We know what you care about by watching what you celebrate.
Parents: Your kids learn what matters by when you cheer the loudest. So, don’t just cheer when your son gets a good score on his algebra test. Cheer when he skips video games to study. Celebrate the activity that lead to a result.
We can equip every one around us to celebrate every day by clarifying what we measure and how everybody contributes.
Leaders consistently look for ways to celebrate alignment to values. Ask about stories related to your values. Publicly praise them and privately thank them. People pay attention to what the leader celebrates.
The Trouble with Measuring
People get nervous about metric-driven leadership because it can feel competitive (creating or reinforcing silo’s) or like ‘big brother’ is looking over their shoulder. That fear decreases as people see the leader using measurement as an excuse to celebrate rather than a means to correct. Here’s two ways to get everybody’s attention in the same direction:
Scoreboard: A public visual showing if the team is winning. Every team needs a unifying indicator if we are on tract. Most often, this is a number.
Lead Measures: Individual visuals revealing how you are contributing. Every team member should know what they can do this week to move the scoreboard. A lead measure isn’t part of the scoreboard, it’s what we do to contribute to winning.
Back to the algebra test: The score is on the test. The scoreboard is somewhere public, like on the fridge. The lead measure is the number of minutes spent studying, or nights going to bed on time, or days without watching television. It’s something you can do today that leads to a better score tomorrow.
Movement through Measurement
When you go to work tomorrow, do you know what it means for your team to win? Do you know how you contribute? Most people don’t. The result is poor morale, high turnover, and people working to protect themselves rather than working a collective goal.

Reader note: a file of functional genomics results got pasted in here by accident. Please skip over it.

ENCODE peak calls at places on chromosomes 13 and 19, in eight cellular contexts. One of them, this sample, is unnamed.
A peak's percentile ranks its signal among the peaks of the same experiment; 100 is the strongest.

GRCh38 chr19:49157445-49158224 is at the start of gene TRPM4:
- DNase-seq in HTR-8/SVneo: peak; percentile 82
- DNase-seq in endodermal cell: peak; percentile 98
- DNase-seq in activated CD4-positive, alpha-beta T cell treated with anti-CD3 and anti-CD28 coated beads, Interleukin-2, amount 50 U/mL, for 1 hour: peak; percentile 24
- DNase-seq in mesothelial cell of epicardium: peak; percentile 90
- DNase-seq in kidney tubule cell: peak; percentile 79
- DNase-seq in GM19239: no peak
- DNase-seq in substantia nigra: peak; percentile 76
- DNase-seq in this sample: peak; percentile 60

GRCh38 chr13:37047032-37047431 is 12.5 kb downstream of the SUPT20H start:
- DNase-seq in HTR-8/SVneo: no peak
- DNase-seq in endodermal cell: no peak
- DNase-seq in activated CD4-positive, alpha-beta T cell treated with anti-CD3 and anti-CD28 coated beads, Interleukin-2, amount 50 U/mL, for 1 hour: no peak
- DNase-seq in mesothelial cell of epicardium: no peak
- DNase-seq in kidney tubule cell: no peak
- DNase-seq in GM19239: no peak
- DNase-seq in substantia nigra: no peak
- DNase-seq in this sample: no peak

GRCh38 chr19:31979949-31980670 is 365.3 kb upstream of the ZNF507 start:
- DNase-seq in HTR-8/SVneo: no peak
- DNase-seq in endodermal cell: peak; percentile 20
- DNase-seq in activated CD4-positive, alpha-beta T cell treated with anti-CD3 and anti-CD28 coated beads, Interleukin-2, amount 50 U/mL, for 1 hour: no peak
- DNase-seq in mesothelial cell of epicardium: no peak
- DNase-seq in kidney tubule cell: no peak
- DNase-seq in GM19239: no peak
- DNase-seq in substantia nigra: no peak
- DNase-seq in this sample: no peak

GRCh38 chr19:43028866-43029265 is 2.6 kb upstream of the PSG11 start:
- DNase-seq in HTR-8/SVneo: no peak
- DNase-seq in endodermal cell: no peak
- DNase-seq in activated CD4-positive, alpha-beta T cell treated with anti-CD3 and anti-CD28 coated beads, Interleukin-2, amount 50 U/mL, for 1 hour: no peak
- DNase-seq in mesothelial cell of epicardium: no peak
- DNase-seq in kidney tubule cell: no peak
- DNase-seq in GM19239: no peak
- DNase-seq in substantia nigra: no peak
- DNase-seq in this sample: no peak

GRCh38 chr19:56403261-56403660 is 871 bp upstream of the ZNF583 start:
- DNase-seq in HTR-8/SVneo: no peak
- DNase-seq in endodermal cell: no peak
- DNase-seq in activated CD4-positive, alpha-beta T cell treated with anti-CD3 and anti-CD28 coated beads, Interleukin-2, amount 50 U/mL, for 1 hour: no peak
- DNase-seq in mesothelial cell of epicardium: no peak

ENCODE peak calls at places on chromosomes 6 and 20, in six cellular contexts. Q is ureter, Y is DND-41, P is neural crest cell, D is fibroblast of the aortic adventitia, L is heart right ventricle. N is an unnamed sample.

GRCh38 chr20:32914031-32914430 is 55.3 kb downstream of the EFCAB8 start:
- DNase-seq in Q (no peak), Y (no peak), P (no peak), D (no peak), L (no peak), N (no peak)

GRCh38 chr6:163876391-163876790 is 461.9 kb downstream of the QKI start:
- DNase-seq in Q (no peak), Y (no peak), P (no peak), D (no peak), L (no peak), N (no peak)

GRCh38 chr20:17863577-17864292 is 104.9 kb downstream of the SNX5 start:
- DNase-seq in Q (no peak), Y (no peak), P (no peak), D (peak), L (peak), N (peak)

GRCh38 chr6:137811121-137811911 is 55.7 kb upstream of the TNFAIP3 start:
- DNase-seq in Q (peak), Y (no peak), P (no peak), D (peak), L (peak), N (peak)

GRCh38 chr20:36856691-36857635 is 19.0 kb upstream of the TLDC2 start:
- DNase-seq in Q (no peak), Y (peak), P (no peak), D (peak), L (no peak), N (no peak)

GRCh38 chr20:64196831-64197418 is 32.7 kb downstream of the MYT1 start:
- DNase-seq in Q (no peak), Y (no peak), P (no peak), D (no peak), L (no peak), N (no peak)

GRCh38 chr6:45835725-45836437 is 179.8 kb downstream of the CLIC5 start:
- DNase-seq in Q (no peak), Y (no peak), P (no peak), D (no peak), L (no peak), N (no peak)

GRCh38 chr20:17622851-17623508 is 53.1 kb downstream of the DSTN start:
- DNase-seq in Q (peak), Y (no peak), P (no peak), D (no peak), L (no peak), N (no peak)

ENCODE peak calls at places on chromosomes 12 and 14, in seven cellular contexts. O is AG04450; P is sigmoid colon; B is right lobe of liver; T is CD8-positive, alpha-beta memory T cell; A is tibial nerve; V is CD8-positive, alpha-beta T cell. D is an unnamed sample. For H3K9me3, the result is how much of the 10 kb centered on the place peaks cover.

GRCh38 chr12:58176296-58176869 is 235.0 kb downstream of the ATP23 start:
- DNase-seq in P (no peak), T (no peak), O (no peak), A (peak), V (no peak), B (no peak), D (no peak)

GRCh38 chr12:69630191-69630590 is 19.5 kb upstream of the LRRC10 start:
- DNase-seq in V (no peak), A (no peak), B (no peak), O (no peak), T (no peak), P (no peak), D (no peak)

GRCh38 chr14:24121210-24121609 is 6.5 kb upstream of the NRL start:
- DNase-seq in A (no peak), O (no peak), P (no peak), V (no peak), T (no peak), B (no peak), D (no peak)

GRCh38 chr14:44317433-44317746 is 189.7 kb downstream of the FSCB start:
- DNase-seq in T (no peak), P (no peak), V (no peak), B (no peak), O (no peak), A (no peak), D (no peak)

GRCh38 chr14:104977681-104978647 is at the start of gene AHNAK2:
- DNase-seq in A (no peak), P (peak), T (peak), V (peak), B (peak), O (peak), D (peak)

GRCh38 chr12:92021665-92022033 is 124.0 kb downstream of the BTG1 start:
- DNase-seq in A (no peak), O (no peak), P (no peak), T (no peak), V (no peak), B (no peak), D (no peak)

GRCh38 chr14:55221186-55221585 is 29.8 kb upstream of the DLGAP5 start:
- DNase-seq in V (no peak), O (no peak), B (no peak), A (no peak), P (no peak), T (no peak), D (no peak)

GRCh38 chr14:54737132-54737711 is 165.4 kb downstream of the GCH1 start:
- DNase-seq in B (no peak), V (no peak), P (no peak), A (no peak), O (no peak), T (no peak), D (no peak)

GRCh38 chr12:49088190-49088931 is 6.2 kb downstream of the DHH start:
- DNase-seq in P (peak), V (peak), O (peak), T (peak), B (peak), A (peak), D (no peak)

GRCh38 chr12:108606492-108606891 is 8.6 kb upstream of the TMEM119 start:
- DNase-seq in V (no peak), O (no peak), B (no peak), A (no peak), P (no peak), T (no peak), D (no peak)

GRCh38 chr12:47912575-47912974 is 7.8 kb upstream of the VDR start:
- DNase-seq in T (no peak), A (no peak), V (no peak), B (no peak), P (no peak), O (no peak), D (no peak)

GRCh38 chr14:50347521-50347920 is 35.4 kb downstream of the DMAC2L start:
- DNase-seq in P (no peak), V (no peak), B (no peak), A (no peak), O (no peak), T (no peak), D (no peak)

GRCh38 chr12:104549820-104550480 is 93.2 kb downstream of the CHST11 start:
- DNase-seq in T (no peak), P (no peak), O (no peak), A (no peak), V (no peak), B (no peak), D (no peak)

You reveal what matters by what you measure. So, measure what matters. Decide what to measure, and then celebrate it.
Create a scoreboard
At the beginning of a meeting, ask people what number best reveals if you are accomplishing your mission. Another way to ask this could be, “three years from now, what would be an indicator that we are on track?” If you have a dashboard or series of metrics, you might pass it out and ask them to circle the number they think matters most. The most important number might not be on your dashboard.
Try it out with your leadership team for a few weeks. Call me and let’s talk about it. Then, find a simple way to celebrate it publicly all the time.
Identify lead measures
After the scoreboard is clear, invite people to identify what they do that helps move the needle. You probably need to help them and you probably won’t get it right the first time. That’s okay; if they help discover it they’ll more likely to own it.
A lead measure is never everything you do, and it changes from team to team (sometimes from role to role). It’s something they can do this week, that contributes to what your organization cares about most. Here’s a good sign you have the right one: if you would be okay with people slacking on other tasks because they’re crushing it at this task.
Create a public scoreboard. Help people identify lead measures. And then celebrate them. Everyone will see you care about it by the way you champion it.
Next week: How meetings can suck less. You’ve probably already subscribed, so text me and tell me what your team is measuring and how it’s going.